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Authors | Victoria Simon

Victoria Simon is a Visiting Scholar at the University of Southern California in the Annenberg School of Communication Studies and received a Ph.D. from McGill University in 2019. Her research on the social dynamics of human-computer interaction has appeared in the journals Television & New Media, Communication, Culture & Critique, and in the anthology Appified: Culture in the Age of Apps (University of Michigan Press). Her book project is on the history and politics of touchscreens for sound production.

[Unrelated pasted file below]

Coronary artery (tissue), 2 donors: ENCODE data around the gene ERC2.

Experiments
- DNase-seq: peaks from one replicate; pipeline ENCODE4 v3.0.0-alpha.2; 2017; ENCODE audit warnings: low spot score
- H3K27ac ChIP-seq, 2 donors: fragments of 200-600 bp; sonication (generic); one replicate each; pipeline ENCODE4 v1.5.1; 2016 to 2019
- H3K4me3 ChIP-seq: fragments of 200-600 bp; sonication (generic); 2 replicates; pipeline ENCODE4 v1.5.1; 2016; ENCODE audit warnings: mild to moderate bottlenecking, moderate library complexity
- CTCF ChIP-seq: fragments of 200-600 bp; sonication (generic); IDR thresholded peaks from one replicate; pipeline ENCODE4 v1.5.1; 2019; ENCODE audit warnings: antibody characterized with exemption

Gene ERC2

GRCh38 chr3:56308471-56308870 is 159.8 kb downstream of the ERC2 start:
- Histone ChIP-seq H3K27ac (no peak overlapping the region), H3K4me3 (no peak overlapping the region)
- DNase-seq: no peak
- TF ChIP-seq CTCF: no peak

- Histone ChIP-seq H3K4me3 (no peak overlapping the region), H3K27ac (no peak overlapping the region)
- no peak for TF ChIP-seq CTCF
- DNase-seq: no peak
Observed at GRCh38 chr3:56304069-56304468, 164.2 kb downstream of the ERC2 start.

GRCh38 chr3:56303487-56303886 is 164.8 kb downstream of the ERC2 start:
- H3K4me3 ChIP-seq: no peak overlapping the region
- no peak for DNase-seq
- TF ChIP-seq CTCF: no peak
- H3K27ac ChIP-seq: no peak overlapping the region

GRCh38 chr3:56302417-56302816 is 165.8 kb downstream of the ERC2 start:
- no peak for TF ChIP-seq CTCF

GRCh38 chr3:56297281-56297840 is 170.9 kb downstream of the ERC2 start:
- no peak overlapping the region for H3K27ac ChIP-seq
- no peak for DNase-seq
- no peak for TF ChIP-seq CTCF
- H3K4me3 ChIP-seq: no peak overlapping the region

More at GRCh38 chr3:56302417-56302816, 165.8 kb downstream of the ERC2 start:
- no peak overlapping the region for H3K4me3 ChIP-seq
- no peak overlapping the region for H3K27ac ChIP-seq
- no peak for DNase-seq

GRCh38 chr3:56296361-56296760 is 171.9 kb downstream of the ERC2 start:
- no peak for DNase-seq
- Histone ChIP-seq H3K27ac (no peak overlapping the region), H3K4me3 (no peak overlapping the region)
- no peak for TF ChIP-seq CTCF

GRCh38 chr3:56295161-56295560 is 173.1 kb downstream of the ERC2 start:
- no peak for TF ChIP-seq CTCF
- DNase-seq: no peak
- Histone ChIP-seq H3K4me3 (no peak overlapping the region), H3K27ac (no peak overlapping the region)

Articles on Amodern by Victoria Simon


Xenakis’s UPIC, Disability, and Avant-gardism

In 1977, the composer Iannis Xenakis developed a music composition interface he claimed would democratize music production – making it "simple" and "intuitive" to all. To demonstrate the system's inclusivity, Xenakis held workshops with blind people – also testing their presumed gift to produce avant-garde music. Drawing on archival evidence and interviews, I argue that the rhetoric surrounding his interface naturalized the universal human capacity for musicality – problematically making it appear that all people can, and should, be able to compose. Furthermore, the system's design assumed able-bodiedness and placed vision as the primary sense required for composition. Nevertheless, his declarations helped contest the exclusive technocratic culture of music production in France at the time.